The feel of Hoi An is electric. When we arrived sometime mid-morning, it was hard to tell whether or not we’d done the right thing. After all, P and I had just left beautiful Hanoi and traded in our relative comfort for this bus ride that nearly suffocated us when we were warned against opening windows. The airconditioning barely worked and the bus seemed to have seen better days as it creaked along the highway. We were approaching the half-way point in our journey through Vietnam and so far, everything had turned out to be wonderful except for this ride.
Nothing prepared me for Hoi An. As we made our way to the port area from the hostel, the town seemed to unravel revealing itself to us slowly and gradually building our excitement. Upon reaching the port, the charm of Hoi An was unmistakable. Lanterns decorated the rows of structures. Some streets were of cobblestone and each erection that was both home and store had shutters. By twilight, soft yellow light glowed from the insides of these edifices and the streets were lit by the many lanterns the town is known for.
This was only the experience of coming into Hoi An from the backdoor. We had walked in unlike previous generations who had arrived by boat carrying goods to be traded in. At night, the port came alive with traditional music, offers of boat rides along the river and countless men and women peddling peanuts. There were also children who are made to sell tealights sitting on paper frames to set loose on the river.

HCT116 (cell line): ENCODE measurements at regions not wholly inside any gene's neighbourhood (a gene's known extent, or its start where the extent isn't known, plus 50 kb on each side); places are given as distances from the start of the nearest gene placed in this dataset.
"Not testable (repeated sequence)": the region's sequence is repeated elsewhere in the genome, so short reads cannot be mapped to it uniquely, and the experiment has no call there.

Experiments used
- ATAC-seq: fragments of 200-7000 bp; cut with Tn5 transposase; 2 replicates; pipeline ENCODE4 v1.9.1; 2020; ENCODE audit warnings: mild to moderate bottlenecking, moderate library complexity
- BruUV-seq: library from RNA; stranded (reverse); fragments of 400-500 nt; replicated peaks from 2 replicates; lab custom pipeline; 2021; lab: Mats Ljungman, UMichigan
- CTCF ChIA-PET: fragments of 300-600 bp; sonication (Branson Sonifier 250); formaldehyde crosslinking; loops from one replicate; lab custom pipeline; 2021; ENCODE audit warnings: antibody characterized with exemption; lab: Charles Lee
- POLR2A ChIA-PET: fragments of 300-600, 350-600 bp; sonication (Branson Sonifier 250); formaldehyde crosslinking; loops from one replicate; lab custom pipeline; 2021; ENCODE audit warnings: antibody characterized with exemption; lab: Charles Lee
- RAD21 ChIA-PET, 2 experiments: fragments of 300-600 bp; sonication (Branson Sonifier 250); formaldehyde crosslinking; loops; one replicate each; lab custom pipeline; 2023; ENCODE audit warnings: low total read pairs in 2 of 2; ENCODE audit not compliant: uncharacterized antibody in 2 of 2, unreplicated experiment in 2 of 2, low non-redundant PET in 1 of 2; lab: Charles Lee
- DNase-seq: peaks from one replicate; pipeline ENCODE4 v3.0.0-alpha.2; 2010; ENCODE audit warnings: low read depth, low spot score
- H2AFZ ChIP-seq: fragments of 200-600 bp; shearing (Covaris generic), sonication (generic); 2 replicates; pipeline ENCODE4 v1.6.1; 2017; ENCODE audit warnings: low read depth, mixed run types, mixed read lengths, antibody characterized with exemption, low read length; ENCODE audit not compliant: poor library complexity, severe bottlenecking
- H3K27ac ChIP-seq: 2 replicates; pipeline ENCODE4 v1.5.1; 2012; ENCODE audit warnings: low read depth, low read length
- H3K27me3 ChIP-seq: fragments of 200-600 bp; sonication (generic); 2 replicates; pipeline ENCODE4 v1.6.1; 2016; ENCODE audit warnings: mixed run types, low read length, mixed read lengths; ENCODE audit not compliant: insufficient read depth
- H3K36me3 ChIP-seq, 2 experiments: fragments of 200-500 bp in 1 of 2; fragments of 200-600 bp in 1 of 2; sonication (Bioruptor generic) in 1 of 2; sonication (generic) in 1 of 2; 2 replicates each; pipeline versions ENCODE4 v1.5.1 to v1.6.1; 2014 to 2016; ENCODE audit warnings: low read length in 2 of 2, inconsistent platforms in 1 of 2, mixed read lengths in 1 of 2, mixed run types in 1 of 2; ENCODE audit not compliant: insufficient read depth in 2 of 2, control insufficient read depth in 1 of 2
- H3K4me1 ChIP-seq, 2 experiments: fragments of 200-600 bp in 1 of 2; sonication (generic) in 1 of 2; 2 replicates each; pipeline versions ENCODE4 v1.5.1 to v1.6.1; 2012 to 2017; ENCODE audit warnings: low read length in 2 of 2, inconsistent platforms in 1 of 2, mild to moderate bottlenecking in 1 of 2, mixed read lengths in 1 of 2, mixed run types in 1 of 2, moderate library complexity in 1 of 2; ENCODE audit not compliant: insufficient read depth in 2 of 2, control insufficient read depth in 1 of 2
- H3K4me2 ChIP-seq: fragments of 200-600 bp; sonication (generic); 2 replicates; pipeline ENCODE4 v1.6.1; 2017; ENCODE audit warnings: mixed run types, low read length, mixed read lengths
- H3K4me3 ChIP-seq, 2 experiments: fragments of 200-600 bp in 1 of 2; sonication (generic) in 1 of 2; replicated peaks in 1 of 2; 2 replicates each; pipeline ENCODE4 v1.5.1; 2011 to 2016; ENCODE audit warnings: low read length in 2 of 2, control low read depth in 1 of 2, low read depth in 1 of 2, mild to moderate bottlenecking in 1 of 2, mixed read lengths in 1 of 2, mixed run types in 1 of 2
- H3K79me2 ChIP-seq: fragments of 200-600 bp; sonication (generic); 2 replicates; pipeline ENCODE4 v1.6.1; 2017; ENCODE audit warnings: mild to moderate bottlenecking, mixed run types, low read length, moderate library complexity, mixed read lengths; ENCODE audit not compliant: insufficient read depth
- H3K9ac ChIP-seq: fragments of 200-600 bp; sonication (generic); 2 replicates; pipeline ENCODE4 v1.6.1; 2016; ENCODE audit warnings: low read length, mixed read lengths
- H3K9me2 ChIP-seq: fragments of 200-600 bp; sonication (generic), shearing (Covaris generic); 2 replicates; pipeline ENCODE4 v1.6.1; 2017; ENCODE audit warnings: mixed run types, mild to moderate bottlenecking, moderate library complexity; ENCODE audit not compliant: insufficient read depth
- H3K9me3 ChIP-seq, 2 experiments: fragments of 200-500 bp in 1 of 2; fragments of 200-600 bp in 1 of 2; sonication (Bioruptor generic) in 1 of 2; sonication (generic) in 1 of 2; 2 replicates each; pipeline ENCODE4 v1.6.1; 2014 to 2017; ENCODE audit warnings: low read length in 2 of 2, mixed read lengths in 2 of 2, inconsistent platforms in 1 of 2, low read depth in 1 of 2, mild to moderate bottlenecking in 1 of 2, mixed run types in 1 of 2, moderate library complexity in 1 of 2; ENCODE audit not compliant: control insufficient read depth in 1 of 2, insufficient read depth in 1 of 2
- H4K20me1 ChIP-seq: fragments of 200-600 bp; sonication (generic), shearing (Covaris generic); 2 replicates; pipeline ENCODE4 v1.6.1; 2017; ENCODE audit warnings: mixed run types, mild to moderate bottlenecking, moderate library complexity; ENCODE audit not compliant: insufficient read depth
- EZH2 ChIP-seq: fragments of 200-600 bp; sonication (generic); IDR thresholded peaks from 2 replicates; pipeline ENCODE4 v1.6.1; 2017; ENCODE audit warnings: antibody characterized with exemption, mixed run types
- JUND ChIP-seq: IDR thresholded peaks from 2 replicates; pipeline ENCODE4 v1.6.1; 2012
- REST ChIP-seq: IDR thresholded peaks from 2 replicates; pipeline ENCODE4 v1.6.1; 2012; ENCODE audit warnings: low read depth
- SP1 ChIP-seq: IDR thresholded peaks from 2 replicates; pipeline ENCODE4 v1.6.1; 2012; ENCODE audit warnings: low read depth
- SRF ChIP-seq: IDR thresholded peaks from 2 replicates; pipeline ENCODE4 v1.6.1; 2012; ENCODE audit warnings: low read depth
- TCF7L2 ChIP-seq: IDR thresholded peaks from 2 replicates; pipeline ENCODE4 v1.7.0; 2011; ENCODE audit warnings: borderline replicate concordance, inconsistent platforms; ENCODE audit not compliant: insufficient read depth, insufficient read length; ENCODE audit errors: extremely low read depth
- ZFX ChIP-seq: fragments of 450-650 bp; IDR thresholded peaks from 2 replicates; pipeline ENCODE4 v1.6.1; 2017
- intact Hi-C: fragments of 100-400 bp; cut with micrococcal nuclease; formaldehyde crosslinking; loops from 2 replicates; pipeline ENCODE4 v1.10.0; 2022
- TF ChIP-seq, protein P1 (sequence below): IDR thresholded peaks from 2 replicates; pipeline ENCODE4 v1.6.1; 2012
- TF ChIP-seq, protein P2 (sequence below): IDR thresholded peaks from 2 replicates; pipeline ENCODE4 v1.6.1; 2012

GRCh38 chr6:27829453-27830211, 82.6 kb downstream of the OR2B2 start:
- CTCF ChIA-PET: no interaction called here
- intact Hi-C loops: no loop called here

I know nothing about this is real and part of what keeps Hoi An thriving is this promise of exoticism and and old world that’s sustained by capitalism and the need to sell certain experiences–it’s probably just a ploy to get you to spend. I know this all to be true because it’s the story of most historical sights that are making their way into the 21st century. Nothing is as it was and so, for many, (and sometimes I agree) the magic is lost.
But in Hoi An, this may not have been the case. I knew it was all smoke and mirrors when I saw the throngs of tourists being told catchphrases about the port and its inhabitants. Just the volume of tourists alone would have otherwise made me want to leave; take a different road in search of something less contrived and consumed. But then, as the war was waged in my mind, my senses triggered many memories of a life I had not lived–or at least I hadn’t in this lifetime but as P and I continued to walk, everything felt familiar and some time ago, I swore I had reached this port…trading something? Maybe porcelain or antiques.
I can never be sure but I know I had seen this place at twilight–in those magical hours between day and night when even the most mundane succumbs to the sublime.
Hoi An, November 2012.